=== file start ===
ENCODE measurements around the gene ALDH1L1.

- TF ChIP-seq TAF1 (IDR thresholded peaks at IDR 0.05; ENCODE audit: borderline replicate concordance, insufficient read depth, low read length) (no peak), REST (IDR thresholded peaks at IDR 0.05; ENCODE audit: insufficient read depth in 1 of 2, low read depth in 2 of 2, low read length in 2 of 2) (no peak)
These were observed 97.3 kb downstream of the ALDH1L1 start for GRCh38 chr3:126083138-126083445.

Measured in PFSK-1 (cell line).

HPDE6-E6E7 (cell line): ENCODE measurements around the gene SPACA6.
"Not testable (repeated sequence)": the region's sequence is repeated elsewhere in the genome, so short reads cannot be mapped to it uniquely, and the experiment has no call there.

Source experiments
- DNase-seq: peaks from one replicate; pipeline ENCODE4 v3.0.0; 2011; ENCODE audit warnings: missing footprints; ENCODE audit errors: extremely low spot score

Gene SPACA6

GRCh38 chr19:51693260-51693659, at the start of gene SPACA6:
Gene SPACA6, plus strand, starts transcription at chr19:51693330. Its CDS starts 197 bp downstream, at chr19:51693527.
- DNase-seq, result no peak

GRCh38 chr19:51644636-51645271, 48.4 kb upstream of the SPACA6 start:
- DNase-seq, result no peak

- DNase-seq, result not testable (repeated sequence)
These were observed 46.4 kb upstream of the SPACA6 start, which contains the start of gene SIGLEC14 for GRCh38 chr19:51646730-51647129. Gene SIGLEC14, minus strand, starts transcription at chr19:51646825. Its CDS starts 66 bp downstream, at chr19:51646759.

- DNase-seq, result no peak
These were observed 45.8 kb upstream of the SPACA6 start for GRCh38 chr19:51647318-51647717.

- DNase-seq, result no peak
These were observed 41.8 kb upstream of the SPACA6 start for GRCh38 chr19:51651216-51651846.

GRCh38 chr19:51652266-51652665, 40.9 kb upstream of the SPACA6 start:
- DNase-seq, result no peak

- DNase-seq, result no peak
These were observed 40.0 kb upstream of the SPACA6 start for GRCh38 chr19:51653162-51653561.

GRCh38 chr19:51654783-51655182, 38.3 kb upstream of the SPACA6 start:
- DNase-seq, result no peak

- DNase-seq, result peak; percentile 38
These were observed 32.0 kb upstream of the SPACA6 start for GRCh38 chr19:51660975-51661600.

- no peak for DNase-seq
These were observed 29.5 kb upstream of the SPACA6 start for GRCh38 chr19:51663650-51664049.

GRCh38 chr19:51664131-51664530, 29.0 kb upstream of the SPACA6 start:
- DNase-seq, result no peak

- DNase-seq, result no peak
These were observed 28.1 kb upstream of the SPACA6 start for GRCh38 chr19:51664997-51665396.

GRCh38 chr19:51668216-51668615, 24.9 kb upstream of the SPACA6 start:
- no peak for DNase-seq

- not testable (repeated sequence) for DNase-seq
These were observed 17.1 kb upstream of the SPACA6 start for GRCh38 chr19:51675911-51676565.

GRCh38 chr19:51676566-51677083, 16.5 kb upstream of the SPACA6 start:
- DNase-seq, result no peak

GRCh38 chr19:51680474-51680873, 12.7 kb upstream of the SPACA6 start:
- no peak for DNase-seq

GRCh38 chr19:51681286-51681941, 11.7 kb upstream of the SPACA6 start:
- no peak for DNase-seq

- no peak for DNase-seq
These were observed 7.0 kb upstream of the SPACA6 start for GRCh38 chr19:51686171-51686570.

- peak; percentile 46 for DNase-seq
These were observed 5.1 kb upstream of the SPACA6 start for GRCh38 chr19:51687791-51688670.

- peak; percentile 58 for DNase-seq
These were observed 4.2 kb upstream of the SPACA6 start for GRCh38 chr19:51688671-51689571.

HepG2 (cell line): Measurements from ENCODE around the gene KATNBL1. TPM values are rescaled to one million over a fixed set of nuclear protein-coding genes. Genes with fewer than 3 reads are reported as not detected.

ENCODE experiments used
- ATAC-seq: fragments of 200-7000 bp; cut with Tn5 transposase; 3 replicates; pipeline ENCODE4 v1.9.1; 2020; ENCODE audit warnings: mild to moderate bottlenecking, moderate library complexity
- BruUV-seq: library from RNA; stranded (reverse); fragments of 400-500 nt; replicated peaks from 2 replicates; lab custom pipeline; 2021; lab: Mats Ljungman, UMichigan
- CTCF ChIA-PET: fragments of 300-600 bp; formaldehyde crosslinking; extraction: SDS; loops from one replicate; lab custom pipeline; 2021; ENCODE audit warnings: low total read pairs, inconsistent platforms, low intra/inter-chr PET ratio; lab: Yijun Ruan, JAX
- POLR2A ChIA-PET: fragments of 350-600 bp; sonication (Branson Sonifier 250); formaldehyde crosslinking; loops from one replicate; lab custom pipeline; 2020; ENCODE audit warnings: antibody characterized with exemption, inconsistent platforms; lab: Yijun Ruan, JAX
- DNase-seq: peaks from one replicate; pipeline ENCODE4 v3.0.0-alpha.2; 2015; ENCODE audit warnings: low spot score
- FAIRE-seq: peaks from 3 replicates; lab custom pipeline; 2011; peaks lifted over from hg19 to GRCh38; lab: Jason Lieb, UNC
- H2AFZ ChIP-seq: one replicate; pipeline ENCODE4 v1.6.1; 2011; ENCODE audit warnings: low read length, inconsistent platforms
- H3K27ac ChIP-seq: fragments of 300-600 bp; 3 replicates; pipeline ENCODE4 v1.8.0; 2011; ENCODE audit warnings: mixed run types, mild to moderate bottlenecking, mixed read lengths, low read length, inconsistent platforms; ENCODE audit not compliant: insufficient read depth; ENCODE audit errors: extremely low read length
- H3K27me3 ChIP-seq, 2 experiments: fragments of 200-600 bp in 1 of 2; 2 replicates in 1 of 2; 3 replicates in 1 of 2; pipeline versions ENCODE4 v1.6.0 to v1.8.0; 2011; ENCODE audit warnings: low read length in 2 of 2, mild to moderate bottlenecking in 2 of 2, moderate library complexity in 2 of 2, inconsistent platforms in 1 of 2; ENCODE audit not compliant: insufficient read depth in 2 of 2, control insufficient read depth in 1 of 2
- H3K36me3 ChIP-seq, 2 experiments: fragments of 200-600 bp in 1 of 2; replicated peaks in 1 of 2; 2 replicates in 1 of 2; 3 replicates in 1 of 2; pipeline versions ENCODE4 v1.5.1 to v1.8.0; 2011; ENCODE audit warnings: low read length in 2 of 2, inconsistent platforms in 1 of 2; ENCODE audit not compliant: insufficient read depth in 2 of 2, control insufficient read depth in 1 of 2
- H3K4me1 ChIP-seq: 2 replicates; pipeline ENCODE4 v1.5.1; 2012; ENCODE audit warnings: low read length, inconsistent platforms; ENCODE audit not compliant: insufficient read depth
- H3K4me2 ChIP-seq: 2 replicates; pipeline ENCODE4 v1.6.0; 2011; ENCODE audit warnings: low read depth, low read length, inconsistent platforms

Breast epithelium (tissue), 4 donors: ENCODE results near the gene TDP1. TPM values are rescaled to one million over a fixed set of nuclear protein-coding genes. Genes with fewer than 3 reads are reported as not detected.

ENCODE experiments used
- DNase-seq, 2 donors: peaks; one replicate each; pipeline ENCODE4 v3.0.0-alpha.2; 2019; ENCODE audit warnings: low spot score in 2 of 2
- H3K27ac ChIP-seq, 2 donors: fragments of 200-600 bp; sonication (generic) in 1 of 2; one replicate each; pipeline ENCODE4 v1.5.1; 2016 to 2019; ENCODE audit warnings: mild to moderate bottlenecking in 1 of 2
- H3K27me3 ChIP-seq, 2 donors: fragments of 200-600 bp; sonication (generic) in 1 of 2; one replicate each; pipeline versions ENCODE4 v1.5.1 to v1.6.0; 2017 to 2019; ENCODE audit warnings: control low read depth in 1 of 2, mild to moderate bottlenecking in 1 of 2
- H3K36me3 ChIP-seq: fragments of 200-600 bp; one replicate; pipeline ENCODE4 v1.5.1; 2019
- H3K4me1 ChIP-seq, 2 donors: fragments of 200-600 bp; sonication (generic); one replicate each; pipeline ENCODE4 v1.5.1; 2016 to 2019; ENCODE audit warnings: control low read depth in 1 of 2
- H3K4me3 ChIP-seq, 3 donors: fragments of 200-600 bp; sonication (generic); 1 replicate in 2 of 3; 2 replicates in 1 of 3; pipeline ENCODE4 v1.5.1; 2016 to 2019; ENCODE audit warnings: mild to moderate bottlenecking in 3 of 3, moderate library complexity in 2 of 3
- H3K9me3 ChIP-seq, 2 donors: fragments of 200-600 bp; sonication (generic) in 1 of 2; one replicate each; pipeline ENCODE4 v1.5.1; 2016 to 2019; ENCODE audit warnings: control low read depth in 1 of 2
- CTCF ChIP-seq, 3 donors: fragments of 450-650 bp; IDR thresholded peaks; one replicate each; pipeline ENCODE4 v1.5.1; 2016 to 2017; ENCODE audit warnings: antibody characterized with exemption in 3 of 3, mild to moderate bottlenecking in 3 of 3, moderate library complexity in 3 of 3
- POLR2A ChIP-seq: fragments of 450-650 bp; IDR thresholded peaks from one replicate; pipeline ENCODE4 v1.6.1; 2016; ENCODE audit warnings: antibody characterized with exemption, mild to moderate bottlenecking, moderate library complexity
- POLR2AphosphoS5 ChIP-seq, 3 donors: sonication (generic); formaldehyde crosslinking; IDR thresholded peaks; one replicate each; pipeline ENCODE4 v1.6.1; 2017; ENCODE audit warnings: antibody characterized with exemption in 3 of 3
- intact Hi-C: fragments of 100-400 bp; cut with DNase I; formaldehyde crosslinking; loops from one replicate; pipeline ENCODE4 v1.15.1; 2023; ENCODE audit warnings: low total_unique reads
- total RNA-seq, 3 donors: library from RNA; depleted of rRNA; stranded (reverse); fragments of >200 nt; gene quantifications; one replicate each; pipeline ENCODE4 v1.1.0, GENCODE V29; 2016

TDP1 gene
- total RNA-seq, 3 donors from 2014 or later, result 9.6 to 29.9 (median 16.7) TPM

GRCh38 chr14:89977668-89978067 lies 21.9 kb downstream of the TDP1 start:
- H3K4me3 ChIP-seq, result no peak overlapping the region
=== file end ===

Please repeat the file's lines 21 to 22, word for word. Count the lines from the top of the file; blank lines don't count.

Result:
GRCh38 chr19:51652266-51652665, 40.9 kb upstream of the SPACA6 start:
- DNase-seq, result no peak